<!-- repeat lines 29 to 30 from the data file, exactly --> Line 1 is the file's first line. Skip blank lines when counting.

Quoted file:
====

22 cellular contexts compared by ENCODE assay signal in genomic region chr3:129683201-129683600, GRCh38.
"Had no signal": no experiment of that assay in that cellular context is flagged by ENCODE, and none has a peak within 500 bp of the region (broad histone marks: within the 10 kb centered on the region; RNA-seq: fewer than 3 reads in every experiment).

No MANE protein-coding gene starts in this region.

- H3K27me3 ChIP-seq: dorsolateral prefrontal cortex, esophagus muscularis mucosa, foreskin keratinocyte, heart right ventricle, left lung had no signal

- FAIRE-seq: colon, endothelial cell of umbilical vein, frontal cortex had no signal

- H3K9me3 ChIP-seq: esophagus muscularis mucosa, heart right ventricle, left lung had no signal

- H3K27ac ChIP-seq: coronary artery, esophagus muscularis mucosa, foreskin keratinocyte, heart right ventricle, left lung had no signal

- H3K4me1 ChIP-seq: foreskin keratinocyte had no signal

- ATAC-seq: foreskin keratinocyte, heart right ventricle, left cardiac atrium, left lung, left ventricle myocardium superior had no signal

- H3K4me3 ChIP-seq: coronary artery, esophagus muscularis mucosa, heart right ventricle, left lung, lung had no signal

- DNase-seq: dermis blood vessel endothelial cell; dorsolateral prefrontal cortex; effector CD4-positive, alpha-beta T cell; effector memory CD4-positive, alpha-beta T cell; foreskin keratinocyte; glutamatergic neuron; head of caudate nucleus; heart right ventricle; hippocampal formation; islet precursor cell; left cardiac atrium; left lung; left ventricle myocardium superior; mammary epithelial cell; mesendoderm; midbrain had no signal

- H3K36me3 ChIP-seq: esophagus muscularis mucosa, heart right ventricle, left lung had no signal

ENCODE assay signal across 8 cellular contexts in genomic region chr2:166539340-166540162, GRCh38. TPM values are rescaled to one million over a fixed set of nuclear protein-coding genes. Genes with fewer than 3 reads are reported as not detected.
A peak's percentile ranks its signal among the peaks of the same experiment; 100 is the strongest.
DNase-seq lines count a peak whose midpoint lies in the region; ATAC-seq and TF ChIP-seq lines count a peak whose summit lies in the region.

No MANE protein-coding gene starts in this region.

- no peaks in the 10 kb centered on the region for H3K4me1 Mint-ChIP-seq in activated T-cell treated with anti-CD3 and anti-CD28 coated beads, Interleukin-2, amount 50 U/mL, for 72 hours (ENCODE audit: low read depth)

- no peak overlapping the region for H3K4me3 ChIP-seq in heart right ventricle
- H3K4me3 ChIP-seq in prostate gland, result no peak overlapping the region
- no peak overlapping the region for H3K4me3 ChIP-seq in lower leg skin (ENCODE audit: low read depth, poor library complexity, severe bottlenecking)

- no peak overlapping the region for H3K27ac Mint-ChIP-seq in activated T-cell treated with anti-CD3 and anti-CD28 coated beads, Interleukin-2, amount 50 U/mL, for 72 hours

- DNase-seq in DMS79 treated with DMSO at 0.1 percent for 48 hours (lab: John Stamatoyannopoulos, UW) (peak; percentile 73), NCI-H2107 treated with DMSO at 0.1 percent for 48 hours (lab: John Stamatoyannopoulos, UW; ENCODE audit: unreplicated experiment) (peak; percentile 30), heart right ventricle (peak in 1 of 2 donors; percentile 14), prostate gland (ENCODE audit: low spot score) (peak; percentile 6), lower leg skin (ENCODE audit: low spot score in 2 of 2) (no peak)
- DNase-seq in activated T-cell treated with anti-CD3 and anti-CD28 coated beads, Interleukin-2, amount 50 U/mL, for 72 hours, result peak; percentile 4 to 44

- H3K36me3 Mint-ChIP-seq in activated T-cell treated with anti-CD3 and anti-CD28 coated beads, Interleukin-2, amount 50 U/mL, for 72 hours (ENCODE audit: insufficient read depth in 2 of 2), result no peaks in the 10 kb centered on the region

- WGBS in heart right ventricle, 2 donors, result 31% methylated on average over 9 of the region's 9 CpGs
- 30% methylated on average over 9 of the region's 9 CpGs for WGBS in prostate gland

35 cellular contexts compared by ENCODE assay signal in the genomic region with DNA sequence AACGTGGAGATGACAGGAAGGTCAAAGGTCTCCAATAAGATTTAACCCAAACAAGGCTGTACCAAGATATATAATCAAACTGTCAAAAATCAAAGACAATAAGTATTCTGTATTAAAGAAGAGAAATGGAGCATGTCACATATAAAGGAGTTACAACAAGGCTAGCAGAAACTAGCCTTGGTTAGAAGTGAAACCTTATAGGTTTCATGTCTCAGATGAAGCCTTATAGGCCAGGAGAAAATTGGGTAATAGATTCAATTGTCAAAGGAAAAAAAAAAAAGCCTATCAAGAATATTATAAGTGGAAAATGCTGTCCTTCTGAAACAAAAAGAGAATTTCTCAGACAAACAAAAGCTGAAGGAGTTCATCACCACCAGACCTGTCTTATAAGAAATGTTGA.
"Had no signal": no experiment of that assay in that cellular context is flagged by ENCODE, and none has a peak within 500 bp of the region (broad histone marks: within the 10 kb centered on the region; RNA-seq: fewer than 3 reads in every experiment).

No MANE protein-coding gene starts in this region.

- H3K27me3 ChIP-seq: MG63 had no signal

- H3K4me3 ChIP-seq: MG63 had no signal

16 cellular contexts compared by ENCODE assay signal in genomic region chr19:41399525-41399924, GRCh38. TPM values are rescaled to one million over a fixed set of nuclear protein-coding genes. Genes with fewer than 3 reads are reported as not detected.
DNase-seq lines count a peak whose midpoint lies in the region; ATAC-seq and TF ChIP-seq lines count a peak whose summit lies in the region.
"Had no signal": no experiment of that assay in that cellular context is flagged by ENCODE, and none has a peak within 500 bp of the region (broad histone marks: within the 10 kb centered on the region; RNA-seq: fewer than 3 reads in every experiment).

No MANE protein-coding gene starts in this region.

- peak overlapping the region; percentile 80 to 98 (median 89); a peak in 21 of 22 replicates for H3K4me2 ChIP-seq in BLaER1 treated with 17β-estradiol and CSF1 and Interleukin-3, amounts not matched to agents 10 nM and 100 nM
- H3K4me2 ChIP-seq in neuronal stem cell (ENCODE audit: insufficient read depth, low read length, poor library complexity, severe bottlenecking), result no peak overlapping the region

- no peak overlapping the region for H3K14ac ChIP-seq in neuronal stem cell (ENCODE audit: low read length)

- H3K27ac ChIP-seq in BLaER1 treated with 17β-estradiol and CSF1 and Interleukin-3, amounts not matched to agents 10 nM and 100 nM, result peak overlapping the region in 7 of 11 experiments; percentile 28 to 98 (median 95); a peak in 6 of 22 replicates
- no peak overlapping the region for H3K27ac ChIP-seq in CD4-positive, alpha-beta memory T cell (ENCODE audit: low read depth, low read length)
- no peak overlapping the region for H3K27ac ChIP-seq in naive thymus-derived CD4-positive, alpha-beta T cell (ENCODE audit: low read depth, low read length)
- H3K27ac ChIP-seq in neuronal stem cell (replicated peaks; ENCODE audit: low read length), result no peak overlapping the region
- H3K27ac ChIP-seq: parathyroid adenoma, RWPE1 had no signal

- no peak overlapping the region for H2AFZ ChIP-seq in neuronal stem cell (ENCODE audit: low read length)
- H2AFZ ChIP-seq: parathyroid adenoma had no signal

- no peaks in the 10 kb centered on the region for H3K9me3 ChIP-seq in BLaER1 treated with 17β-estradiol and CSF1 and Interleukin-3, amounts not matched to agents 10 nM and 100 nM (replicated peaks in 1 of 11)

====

No MANE protein-coding gene starts in this region.

- H3K27me3 ChIP-seq: MG63 had no signal